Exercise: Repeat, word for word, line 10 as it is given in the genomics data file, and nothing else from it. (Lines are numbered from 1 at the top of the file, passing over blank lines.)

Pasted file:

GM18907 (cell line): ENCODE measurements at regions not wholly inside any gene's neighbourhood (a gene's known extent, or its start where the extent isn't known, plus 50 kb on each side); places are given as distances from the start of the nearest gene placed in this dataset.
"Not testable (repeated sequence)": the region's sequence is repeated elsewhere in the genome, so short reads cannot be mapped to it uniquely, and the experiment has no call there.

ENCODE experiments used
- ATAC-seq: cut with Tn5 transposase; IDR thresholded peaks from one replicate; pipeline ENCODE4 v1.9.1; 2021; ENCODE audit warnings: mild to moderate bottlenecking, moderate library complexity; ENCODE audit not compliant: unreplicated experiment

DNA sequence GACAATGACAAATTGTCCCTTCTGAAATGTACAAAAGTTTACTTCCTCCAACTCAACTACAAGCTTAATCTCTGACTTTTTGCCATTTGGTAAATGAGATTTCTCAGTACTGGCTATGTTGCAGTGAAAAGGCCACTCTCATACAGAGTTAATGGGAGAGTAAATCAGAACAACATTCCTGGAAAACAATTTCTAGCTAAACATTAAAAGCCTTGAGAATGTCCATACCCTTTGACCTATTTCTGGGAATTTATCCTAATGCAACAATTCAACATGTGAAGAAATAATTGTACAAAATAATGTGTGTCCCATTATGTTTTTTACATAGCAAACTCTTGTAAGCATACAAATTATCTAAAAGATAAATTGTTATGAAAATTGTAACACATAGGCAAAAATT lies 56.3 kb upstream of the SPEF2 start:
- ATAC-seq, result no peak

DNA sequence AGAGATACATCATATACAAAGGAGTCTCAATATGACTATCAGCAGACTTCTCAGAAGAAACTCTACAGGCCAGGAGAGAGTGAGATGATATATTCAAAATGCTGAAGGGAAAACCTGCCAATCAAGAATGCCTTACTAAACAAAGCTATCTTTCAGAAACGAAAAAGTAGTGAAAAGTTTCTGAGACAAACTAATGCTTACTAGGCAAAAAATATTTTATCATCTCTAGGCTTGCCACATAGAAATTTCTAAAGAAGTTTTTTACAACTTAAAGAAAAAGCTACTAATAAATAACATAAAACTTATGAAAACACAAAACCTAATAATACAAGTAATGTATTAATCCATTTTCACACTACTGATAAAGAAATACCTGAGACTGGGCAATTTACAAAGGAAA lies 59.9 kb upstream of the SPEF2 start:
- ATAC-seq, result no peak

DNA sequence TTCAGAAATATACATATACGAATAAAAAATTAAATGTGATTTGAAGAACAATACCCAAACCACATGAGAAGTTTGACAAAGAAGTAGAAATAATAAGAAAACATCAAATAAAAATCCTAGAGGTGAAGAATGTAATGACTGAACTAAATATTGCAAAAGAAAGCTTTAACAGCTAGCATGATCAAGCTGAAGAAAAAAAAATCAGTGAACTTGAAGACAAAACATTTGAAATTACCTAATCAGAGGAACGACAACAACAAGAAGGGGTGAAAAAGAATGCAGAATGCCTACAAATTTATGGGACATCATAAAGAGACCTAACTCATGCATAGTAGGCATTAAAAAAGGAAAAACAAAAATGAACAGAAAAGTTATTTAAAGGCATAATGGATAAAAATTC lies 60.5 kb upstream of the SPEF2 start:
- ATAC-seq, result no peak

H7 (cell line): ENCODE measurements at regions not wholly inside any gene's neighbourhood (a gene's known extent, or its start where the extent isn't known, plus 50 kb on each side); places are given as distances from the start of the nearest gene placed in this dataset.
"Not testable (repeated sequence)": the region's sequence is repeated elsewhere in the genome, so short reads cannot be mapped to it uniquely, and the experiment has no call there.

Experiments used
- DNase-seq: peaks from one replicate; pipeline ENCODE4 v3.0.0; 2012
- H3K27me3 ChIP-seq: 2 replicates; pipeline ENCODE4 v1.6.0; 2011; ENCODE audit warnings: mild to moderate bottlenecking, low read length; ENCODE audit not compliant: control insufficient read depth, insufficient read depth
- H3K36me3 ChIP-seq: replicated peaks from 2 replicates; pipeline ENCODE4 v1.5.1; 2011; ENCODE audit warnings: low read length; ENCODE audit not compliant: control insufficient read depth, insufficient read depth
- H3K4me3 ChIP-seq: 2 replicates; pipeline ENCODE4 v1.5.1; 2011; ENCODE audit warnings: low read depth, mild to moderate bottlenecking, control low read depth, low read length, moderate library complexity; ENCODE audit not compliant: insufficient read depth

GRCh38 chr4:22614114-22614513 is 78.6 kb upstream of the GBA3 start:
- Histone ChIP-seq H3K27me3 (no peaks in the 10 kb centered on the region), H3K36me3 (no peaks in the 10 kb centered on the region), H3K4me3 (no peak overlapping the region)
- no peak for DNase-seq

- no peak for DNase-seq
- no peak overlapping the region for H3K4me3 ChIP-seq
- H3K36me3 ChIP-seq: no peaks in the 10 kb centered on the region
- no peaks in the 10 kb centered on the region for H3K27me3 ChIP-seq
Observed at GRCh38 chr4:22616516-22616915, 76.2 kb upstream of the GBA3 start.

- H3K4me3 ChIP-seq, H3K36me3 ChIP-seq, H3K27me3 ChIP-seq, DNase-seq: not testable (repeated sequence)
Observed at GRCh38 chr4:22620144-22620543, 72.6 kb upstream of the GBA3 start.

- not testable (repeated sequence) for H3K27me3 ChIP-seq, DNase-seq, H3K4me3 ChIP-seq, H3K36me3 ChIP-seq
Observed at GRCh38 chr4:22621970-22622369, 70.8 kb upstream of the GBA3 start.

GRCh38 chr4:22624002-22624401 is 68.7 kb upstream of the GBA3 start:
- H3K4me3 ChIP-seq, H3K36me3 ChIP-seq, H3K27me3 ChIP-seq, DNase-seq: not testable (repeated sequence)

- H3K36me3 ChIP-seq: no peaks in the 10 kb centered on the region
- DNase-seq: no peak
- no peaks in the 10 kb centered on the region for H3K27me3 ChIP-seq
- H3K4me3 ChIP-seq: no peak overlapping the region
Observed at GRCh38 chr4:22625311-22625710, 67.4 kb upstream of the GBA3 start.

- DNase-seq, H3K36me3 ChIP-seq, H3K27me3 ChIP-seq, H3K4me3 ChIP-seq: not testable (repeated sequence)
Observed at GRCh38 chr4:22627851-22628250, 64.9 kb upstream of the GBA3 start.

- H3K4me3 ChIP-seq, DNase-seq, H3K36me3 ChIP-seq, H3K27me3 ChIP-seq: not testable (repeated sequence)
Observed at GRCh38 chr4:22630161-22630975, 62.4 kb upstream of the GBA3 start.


- ATAC-seq, result no peak